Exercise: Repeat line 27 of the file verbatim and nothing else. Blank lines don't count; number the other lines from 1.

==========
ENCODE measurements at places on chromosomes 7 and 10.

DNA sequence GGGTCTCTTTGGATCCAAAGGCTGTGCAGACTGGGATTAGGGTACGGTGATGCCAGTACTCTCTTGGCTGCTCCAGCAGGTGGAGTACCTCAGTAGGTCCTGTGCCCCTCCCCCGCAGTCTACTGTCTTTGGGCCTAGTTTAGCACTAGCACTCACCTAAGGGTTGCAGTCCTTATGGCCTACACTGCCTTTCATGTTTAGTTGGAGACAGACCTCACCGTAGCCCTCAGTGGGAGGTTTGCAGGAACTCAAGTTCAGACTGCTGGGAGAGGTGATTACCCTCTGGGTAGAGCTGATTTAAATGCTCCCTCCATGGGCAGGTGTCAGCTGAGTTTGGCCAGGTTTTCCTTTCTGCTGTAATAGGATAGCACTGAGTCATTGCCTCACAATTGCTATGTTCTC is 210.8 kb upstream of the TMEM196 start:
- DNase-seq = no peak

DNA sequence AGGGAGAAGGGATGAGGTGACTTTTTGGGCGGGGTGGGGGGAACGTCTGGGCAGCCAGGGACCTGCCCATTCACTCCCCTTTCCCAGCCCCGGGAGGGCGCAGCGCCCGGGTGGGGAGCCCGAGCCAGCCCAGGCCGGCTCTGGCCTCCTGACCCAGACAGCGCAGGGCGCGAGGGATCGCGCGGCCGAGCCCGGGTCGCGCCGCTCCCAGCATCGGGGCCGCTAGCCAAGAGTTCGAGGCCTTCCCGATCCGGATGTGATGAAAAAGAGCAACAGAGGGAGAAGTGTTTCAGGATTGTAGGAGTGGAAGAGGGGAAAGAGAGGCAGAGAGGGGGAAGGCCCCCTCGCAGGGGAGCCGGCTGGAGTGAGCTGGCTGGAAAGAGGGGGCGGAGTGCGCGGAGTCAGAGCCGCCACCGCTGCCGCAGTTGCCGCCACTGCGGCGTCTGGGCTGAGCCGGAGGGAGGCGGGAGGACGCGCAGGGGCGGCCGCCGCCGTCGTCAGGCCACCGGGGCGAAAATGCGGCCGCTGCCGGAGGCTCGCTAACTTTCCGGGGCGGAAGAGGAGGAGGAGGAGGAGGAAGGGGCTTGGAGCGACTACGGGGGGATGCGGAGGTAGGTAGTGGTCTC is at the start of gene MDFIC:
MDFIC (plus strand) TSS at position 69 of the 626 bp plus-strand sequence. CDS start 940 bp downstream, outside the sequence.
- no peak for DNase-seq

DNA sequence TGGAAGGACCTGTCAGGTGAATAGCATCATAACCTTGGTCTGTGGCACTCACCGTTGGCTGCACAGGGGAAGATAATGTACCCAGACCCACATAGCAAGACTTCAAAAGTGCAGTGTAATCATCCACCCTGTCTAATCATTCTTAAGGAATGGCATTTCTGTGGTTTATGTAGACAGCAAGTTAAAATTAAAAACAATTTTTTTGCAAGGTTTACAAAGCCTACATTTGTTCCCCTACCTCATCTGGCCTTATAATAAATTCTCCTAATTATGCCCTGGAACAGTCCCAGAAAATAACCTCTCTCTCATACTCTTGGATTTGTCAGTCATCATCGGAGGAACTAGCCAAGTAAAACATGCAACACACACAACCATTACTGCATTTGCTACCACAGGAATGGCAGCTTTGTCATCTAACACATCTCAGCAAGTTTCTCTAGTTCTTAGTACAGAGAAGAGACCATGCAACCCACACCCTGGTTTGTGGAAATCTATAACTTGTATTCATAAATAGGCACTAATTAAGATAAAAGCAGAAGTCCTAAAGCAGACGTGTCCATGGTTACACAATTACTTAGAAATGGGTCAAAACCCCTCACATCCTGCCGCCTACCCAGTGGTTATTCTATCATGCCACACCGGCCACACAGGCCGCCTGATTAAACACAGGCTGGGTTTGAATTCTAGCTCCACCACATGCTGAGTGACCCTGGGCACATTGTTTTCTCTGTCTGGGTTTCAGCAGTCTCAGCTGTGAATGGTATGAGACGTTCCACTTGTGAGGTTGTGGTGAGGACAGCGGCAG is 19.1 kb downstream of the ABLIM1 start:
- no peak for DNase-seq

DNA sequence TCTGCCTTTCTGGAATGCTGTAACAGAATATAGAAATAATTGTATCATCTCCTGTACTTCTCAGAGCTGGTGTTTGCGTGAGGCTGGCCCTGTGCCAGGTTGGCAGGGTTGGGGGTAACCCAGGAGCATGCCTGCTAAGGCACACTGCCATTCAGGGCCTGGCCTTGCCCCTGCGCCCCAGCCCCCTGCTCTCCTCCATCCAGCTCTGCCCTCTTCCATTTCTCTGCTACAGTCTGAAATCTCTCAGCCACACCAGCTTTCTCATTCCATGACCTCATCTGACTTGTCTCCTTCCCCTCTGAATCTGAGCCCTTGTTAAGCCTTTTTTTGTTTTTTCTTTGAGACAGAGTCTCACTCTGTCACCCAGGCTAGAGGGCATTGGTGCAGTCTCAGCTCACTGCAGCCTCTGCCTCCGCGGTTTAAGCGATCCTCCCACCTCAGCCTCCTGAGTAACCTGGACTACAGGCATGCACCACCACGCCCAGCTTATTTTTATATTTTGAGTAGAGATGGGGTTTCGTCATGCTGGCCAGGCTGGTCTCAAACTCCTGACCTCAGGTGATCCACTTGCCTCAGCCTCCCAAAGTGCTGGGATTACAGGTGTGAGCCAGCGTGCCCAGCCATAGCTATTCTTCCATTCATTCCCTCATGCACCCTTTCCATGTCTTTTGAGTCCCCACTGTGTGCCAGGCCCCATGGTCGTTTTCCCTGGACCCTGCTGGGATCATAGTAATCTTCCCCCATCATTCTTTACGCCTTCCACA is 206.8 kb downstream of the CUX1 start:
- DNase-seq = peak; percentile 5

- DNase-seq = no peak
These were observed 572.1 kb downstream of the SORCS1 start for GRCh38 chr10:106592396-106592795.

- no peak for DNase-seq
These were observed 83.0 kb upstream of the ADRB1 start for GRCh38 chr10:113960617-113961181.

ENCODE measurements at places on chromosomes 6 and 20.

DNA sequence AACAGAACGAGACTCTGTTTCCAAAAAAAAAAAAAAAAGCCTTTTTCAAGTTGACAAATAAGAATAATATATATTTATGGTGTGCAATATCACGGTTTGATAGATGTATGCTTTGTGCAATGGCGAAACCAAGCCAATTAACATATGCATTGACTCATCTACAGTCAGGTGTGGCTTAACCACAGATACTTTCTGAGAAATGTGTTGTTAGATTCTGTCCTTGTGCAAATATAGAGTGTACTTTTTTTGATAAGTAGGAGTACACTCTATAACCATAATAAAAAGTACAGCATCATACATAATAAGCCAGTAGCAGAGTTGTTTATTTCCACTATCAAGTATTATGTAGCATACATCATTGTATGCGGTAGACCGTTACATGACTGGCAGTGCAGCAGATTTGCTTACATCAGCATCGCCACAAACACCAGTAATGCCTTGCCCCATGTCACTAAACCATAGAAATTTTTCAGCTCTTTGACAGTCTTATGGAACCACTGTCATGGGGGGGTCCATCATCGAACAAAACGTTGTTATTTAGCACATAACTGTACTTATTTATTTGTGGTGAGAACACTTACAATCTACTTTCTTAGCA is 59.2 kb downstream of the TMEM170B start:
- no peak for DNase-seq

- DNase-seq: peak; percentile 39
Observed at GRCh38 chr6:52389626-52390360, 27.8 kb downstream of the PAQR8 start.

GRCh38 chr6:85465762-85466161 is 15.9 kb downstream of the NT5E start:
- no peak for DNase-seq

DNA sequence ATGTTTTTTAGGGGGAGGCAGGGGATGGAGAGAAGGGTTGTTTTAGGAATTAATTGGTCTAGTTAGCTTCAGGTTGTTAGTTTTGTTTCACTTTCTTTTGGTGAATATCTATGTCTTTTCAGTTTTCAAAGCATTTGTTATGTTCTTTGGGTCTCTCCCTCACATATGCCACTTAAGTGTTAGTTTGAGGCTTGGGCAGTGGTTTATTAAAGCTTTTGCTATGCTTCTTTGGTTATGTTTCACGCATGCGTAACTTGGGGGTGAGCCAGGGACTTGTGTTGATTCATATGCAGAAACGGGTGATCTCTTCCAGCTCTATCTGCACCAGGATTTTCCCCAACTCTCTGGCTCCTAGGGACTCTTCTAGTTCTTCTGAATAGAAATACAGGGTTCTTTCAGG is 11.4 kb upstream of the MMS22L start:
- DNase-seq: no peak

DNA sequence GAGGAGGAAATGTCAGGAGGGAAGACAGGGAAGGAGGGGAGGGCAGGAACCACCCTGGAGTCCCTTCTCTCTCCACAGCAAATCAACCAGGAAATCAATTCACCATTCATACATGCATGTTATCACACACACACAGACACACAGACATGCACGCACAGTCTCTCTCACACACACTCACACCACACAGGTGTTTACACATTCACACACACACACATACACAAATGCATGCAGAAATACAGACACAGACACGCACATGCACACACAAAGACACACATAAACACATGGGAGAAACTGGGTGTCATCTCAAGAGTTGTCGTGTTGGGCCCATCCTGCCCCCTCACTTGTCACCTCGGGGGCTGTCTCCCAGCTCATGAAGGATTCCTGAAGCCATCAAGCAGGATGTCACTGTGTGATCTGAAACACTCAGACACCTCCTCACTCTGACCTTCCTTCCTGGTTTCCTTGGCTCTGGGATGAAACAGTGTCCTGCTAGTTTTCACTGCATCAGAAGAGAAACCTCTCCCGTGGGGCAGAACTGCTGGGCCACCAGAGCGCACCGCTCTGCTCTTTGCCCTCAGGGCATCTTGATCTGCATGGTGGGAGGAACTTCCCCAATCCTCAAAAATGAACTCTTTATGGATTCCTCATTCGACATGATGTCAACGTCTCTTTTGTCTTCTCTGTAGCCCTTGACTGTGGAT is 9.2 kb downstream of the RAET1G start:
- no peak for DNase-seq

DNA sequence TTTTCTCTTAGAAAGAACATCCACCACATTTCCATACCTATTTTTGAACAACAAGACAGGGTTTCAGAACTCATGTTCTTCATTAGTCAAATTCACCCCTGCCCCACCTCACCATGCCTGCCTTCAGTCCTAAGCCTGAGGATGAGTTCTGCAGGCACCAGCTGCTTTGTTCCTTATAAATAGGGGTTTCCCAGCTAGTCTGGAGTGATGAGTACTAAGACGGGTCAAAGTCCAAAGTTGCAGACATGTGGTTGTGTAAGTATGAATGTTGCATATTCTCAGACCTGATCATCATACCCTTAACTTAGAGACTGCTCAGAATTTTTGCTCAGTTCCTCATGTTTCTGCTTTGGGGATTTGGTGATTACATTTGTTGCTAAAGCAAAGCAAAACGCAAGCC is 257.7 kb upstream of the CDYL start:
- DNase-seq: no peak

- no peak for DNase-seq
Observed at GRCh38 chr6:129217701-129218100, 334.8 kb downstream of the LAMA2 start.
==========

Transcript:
- DNase-seq: no peak